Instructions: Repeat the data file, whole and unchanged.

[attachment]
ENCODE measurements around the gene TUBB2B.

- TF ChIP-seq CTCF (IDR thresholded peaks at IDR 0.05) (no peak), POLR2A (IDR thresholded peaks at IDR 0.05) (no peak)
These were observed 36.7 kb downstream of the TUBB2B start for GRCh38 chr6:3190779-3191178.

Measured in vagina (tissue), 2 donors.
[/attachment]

ENCODE measurements around the gene TUBB2B.

- TF ChIP-seq CTCF (IDR thresholded peaks at IDR 0.05) (no peak), POLR2A (IDR thresholded peaks at IDR 0.05) (no peak)
These were observed 36.7 kb downstream of the TUBB2B start for GRCh38 chr6:3190779-3191178.

Measured in vagina (tissue), 2 donors.